Henry Clarke married Grace Louise Allen on September 25, 1901. Grace was born in Central City, Colorado, in 1873. She was educated in Omaha and at the Lasell Female Seminary in Auburndale, Massachusetts, from which she graduated in 1895. The couple may have met while Clarke was at Williams. In 1898, she was named the fourth queen of Ak-Sar-Ben (Nebraska spelled backwards), an Omaha booster society. The family legend is that being queen of Ak-Sar-Ben meant being queen of the state fair — which appears true, since the group was founded to prevent Omaha from losing the fair to Lincoln.
Grace was a homemaker who also did various good works, including Community Chest, welfare programs, and (during World War I) women’s war activities. She was a member of the Colonial Dames of America too. The Clarkes raised three sons: Allen Gordon, William Cleaveland, and Henry Tefft III.
Henry’s grandson, A. Gordon Clarke Jr., contributed memories of the couple. “I first met [Grace] as a little boy around 1935 when we visited Omaha, where they lived at 3903 Dewey Avenue. Her mother was living or visiting with them, a spare, Victorian lady, dressed in black with a black choker around her neck.
“Sometime in the mid-1930s, Henry and Grace built a summer camp on Lake Koronis, outside of Paynesville, Minnesota. My family was then living in Winnetka, near Chicago, and we visited for several summers, the last being 1941. Henry was hard of hearing and a lover of classical music, the records for which he took with him from Omaha. He had speakers piped from the camp to a terrace overlooking the lake. After Sunday dinner, he would repair to the terrace with the volume turned way up to enjoy a mini-concert. Fishermen from all over anchored below to enjoy the music.
“I recall that, for a year or two, he had a Chesapeake Bay retriever named Jack who rode on the running board of the car when he was wet.” Throughout his life, Henry Clarke enjoyed hunting and fishing, as well as travel.
“Gracie was a lovely woman, even in later life,” noted Gordon Clarke. “I recall that she would sometimes drive off to town to attend a camp or revival meeting, much to the amusement of Henry, who seemed to dote on her every move.”
Grace Allen Clarke passed away at the beginning of 1942. Widower Henry T. Clarke, Jr. survived her for another eight years. For roughly the last year of his life (perhaps because of Alzheimer’s), he resided at the Emory John Brady Hospital in Colorado Springs, Colorado. “Brady’s” was a spa-like psychiatric facility known widely for its caring family approach. Henry succumbed to heart disease on March 28, 1950 at the age of 74. Three days later, he was laid to rest in Forest Lawn Memorial Park in Omaha, next to his beloved wife.
Thanks to the following descendants of Henry Clarke for their contributions to this biography: A. Gordon Clarke, Jr. (grandson), John and Charles Remmers (great-grandsons). Thanks also to SABR member Rich Adler; Terry Price, Executive Director & Treasurer, The Central High School Foundation, Omaha, NE; Bill Thomas, Special Collections Staff, Pikes Peak Library District, Colorado Springs, Colorado.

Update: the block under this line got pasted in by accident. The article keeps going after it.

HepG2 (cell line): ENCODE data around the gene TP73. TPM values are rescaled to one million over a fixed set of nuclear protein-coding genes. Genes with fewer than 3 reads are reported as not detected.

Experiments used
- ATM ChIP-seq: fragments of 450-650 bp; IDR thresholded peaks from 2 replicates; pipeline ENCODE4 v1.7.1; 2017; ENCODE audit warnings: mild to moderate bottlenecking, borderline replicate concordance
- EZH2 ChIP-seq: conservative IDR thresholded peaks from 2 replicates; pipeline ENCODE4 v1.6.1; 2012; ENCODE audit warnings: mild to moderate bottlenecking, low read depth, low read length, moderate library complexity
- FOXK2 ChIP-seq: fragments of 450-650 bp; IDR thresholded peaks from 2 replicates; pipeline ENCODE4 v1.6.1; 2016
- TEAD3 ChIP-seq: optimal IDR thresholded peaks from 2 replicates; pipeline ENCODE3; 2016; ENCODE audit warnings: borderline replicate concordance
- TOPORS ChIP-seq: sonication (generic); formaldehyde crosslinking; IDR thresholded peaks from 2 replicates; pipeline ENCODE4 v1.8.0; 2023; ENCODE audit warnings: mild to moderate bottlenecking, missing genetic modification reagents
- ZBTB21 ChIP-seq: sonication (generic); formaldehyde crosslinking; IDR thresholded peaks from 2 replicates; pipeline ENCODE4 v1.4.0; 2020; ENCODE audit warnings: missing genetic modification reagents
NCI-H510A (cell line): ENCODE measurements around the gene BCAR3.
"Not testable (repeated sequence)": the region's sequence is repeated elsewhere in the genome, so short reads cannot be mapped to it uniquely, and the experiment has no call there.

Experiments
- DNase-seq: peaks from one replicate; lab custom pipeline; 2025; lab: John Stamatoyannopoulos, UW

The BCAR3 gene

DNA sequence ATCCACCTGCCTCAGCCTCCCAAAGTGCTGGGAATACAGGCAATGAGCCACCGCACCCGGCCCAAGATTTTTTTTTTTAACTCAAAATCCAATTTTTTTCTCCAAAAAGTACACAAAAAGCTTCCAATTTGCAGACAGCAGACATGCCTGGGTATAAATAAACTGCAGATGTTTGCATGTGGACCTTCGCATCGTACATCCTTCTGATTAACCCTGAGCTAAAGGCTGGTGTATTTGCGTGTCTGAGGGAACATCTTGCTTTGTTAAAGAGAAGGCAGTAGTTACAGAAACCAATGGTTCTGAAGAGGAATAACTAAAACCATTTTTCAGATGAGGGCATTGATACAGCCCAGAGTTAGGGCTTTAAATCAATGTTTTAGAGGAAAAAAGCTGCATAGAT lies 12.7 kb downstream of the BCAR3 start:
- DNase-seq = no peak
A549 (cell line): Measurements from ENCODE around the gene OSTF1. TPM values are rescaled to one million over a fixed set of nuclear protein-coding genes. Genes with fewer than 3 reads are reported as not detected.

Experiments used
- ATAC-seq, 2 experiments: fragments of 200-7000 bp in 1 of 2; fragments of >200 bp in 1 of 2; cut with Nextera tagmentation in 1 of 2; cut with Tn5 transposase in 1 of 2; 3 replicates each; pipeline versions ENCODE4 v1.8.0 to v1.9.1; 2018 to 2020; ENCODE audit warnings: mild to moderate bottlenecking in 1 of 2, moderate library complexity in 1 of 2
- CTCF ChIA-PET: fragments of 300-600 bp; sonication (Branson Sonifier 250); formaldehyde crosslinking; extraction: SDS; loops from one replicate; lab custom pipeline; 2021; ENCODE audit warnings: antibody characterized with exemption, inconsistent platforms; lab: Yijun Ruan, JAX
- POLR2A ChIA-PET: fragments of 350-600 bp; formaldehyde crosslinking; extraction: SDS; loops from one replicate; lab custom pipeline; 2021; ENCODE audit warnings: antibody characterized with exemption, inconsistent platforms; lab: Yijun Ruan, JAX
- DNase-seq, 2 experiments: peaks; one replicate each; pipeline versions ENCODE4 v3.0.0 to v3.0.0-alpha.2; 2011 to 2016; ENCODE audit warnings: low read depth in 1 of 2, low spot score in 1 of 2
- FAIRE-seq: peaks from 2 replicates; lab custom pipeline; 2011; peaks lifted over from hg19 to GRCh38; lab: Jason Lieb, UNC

Vital records, El Paso County Health Department, Colorado Springs, Colorado.
George Austin Morrison Jr., The “Clarke” Families of Rhode Island (New York: The Evening Post Job Printing House, 1902), p. 188.
Rich Adler, Baseball at the University of Michigan (Charleston, South Carolina: Arcadia Publishing, 2004).
www.athletics.uchicago.edu (University of Chicago archives and website)
www.kancoll.org/books/andreas_ne/sarpy/sarpy-p2.html (background on Henry Tefft Clarke, Sr.)
www.la84foundation.org (items from Sporting Life)
www.nebraskasocialstudies.org/notable/clarke.html (background on Henry Tefft Clarke, Sr.)
www.paperofrecord.com (items from The Sporting News)
www.rootsweb.com/~nedougla/html/douglas4.htm (excerpts from Who’s Who in Nebraska, 1940: background on Henry Clarke and his wife Grace)
Nebraskans, 1854-1904 (The Omaha Bee, 1904)
i Albert Watkins, Illustrated History of Nebraska (Lincoln, Nebraska: Western Publishing and Engraving Company, 1913), 489
iii “Williams’s Errorless Game,” New York Times, June 11, 1893.
iv “Charles E. Patterson, Afield and Afloat,” The Illustrated American, May 29, 1897.
v Watkins, Illustrated History of Nebraska
vi “Clarke Goes to Boston,” Chicago Daily Tribune, May 20, 1897, 4.
vii “Another Good Pitcher,” Sporting Life, July 3, 1897, 6.
viii “Cleveland Chatter,” Sporting Life, July 3, 1897, 8.
ix The Sporting News, July 3, 1897, 2.
x “Cleveland Chatter,” Sporting Life, July 3, 1897, 8.
xi The Sporting News, July 3, 1897, 2.
xii The Sporting News, July 17, 1897, 2.
xiii “Cleveland Chatter,” Sporting Life, July 24, 1897, 6.
xiv “Another Good Pitcher”
xv “News and Comment,” Sporting Life, August 21, 1897, 5.
xvi “Plan a College League,” Chicago Daily Tribune, December 23, 1897, 5.
xvii “Begin Indoor Practice,” Chicago Daily Tribune, January 3, 1898, 4.
xviii “Notes of the Game,” Chicago Daily Tribune, July 1, 1898, 4.
xix The Sporting News, July 9, 1898, 2.
xx Chicago Daily Tribune, July 6, 1898, 4.
xxi “Chicago Gleaning,” Sporting Life, July 30, 1898, 11.
xxii Michiganensian, 1899, 86.
xxiii “Baseball,” The Michigan Alumnus, February 1899, 196.
xxiv “Baseball,” The Michigan Alumnus, May 1899, 328
xxv “Baseball,” The Michigan Alumnus, June 1899, 379–380